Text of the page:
Banks should repossess more homes, says financial adviser

People would ‘organise themselves’ if they faced sanctions, says Brendan Burgess

Banks should repossess more homes, according to financial adviser Brendan Burgess. Photograph: Frank Miller/The Irish Times

Banks should repossess more homes, according to financial adviser Brendan Burgess. Photograph: Frank Miller/The Irish Times

 

Banks should repossess more homes where mortgages have not been paid, a financial adviser has said.

Brendan Burgess, of the consumer forum Askaboutmoney.com, has said more sanctions should be introduced to dissuade people from not paying their mortgages.

“We have to turn around and say in this country that if people don’t pay their mortgages their house is going to be repossessed. That would benefit almost everybody because if people realised there was a sanction for not paying their mortgage they’d organise themselves and they would pay their mortgage,” said Mr Burgess.

Permanent TSB, which is 75 per cent State owned, said on Monday that it had agreed to sell loans secured on 10,700 properties (of which about 7,400 are private homes), where borrowers have fallen behind on repayments, to Start, which is backed by US private equity group Lone Star.

Speaking to Newstalk Breakfast, Mr Burgess said politicians should be “jumping up and down” that it was necessary for Permanent TSB to sell their non performing mortgages.

Politicians should solve the problem by allowing Permanent TSB and other banks to repossess houses, he said.

“What we’re talking about here is 7,400 family homes where the average arrears was €28,800. That’s the equivalent of three and a half years of non payment, these loans are hugely in arrears. Something like 1,100 have paid nothing at all in the last year,” he said.

“PTSB does not have a choice. If we were in any other adult, mature country, we would say that where people don’t pay their mortgage, they get a bit of slack, they get a bit of time to come back on track, but if they don’t the house should be repossessed and the house should be sold on to someone who will pay their mortgage.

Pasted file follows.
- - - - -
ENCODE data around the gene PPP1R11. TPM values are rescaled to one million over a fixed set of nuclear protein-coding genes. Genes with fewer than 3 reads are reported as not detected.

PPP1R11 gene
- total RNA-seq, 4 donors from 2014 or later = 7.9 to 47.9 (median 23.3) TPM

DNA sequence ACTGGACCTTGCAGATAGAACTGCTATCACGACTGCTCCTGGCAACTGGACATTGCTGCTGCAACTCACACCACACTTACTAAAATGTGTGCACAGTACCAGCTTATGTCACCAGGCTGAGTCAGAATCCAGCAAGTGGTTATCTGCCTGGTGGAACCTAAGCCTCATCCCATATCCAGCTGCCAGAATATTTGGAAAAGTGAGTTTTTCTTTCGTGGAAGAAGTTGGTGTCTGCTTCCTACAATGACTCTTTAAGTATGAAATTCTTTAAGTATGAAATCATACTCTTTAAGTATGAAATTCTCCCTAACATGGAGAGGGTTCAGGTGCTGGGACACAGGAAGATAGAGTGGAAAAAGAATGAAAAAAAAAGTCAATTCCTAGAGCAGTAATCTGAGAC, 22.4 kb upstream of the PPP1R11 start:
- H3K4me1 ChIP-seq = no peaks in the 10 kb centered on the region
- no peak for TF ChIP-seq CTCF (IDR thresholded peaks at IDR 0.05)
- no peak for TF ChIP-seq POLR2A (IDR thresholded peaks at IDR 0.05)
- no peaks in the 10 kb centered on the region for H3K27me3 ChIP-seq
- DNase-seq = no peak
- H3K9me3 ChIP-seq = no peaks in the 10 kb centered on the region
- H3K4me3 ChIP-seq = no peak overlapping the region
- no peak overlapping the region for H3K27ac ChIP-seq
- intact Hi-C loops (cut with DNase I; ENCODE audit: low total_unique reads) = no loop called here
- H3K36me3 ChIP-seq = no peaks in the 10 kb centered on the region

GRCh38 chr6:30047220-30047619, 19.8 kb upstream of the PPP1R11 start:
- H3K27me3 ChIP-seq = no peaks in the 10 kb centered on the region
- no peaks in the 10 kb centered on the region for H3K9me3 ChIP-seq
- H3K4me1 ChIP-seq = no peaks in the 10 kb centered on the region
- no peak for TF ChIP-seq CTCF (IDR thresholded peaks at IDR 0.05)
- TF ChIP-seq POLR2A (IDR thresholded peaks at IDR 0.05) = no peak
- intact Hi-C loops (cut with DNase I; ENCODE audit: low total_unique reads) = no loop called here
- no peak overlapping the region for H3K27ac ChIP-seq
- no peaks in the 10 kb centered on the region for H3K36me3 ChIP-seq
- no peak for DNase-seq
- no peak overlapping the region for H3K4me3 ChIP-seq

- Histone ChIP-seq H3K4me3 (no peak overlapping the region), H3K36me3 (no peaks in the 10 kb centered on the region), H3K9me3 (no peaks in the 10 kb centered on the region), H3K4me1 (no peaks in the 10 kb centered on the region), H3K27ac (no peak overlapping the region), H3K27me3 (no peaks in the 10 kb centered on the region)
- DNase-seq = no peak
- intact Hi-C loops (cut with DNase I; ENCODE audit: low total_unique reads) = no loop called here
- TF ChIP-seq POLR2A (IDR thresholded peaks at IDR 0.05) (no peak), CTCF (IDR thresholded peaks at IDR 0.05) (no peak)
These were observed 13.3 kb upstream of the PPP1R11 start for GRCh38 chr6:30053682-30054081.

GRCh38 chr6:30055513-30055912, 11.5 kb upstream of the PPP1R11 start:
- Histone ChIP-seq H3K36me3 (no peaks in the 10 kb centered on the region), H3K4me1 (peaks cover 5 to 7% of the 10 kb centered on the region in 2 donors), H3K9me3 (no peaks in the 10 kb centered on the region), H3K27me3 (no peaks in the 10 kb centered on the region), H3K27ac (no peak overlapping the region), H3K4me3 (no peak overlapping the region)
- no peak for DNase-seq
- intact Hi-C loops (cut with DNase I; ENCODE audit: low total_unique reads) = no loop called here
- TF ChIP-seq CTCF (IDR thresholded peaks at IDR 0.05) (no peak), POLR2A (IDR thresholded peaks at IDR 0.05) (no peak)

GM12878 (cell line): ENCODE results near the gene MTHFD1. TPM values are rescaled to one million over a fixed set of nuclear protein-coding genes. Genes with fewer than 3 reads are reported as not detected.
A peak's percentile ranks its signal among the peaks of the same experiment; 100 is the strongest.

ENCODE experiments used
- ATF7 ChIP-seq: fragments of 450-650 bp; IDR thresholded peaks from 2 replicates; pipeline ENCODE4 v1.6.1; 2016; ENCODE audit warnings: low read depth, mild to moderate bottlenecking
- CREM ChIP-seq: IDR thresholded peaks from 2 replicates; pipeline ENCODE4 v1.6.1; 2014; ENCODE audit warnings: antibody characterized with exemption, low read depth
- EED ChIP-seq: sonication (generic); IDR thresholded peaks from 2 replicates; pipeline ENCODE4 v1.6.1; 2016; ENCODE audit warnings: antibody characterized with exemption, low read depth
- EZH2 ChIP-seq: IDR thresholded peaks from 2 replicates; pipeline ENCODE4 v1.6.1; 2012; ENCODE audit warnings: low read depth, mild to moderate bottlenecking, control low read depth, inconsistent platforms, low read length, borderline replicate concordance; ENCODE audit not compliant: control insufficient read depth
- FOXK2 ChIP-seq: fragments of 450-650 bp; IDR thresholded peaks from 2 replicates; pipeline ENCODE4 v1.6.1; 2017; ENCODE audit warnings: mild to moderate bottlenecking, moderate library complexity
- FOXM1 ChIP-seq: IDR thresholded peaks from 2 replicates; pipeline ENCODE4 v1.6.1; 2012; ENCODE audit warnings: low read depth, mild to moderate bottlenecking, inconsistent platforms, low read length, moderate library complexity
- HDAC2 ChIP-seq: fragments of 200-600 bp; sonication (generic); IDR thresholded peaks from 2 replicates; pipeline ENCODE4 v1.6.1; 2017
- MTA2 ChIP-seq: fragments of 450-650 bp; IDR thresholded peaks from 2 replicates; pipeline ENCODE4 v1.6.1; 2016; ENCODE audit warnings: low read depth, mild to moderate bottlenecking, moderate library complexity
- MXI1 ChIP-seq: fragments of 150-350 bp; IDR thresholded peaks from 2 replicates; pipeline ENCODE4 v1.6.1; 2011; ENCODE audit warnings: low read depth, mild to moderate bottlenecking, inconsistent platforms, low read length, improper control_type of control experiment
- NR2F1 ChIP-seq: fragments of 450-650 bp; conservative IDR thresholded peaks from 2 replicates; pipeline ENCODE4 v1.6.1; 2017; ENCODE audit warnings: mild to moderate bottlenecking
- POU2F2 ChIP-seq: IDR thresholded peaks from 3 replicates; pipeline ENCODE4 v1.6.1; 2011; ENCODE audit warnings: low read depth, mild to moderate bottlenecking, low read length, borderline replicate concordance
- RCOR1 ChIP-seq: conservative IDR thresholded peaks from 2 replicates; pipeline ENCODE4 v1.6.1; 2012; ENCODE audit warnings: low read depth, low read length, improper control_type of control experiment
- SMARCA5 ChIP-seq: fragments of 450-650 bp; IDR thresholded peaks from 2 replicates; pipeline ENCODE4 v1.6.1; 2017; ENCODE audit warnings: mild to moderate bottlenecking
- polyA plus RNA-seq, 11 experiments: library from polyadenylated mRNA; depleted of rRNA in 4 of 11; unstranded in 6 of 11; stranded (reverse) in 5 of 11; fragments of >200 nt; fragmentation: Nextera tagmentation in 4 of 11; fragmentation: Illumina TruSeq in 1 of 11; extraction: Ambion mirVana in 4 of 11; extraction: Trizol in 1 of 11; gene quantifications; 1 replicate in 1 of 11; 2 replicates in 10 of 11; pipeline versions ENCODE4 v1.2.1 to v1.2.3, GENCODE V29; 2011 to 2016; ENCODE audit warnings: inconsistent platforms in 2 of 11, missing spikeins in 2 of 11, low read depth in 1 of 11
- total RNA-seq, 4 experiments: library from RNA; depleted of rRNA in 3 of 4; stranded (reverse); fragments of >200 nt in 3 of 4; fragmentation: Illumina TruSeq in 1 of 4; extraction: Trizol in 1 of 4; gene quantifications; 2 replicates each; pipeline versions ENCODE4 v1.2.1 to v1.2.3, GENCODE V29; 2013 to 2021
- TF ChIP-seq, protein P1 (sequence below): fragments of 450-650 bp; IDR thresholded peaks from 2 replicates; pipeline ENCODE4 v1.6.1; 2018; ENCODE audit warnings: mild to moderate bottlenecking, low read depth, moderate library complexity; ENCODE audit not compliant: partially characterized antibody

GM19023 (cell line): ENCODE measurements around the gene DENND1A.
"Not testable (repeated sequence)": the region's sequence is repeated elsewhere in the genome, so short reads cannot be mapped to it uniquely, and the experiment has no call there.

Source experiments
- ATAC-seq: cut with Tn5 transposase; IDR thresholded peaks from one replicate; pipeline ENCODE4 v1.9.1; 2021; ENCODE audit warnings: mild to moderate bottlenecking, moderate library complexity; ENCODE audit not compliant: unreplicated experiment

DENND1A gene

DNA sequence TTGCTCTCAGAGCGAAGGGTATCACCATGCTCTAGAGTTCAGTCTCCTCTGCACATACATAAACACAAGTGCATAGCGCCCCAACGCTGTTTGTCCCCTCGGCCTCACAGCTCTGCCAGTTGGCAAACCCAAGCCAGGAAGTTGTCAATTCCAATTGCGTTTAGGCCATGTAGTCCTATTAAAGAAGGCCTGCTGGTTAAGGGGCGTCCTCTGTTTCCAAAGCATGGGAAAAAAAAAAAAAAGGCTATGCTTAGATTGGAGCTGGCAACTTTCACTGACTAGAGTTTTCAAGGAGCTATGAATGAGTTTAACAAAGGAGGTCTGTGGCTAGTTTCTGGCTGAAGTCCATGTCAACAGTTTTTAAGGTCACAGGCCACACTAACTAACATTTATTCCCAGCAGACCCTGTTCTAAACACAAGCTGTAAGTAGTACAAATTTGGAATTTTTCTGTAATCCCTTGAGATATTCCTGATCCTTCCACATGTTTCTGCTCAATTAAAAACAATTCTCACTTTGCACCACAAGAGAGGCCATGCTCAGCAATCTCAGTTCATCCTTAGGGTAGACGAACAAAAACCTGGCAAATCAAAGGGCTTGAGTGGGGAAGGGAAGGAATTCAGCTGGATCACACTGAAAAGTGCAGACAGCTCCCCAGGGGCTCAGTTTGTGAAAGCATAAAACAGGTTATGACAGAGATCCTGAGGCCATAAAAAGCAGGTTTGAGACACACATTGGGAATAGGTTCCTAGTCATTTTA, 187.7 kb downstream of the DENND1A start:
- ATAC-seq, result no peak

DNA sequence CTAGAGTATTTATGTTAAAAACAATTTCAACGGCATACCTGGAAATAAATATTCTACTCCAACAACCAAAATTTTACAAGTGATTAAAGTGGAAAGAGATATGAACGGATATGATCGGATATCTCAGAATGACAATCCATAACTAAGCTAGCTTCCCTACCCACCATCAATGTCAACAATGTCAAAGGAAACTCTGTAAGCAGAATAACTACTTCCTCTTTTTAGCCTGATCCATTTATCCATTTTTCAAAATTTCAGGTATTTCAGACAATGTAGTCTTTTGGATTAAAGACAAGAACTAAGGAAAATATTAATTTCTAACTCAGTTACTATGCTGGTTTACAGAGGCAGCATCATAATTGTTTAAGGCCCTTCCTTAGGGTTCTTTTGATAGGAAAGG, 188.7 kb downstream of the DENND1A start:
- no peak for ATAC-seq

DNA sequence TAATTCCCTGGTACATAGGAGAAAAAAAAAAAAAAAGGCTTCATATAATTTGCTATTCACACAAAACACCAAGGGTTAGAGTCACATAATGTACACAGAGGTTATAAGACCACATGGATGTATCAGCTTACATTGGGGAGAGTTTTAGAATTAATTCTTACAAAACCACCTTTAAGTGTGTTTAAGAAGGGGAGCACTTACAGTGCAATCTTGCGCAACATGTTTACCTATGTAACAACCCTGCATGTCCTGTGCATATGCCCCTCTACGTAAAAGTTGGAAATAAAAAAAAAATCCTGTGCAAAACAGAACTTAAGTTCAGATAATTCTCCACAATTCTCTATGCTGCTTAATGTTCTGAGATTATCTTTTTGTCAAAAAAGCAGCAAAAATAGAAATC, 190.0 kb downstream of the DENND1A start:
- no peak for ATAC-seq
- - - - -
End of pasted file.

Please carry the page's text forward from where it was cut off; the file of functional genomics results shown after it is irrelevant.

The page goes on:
“What people don’t seem to realise is, if you don’t pay your mortgage, I have to pay it.”

Higher rates

Mr Burgess said Ireland had the highest mortgage rates in the euro zone.

He said: “Whenever I raise this issue with the Central Bank, the Minister for Finance or the banks, they all come back and say ‘yeah, but we can’t repossess houses in Ireland so therefore it’s a much higher risk so therefore we have to charge much higher rates.’

“I don’t buy that excuse. It only accounts for a small part. I do think mortgages should be a bit more expensive when they’re high loan to value like 90 per cent loan to value.

“There’s almost full employment in this country, people should address their arrears earlier. A lot of these cases are beyond repair because they’ve been spending their money on other things and they haven’t been paying their mortgage because they realised there was no sanction.”

If borrowers realised there was a sanction, they would pay their mortgages quicker, he said.

“Anybody who goes into a bank and makes a genuine attempt to engage and pay their mortgage will get a deal of some sort. PTSB has rescheduled 40,000 mortgages so far. I’d say they’ve repossessed fewer than 2,000 and I’d say most of those were empty homes. In total between the banks, fewer than 10,000 have been repossessed over the last ten years and 100,000 have been rescheduled,” he said, adding that Permanent TSB has been “extremely generous” in its rescheduling.

Mr Burgess said he hopes Start will take a firmer line.

“Start Mortgages began as a sub prime lender, they were lending to people where they felt there would be a difficulty in getting repaid, they’d have to manage. They have the systems in place to properly sit on loans.”

He said he didn’t consider Start Mortgages to be a vulture fund. “A vulture fund will actually be good for people who engage with them because they are much more likely to do a deal than a mainstream bank.”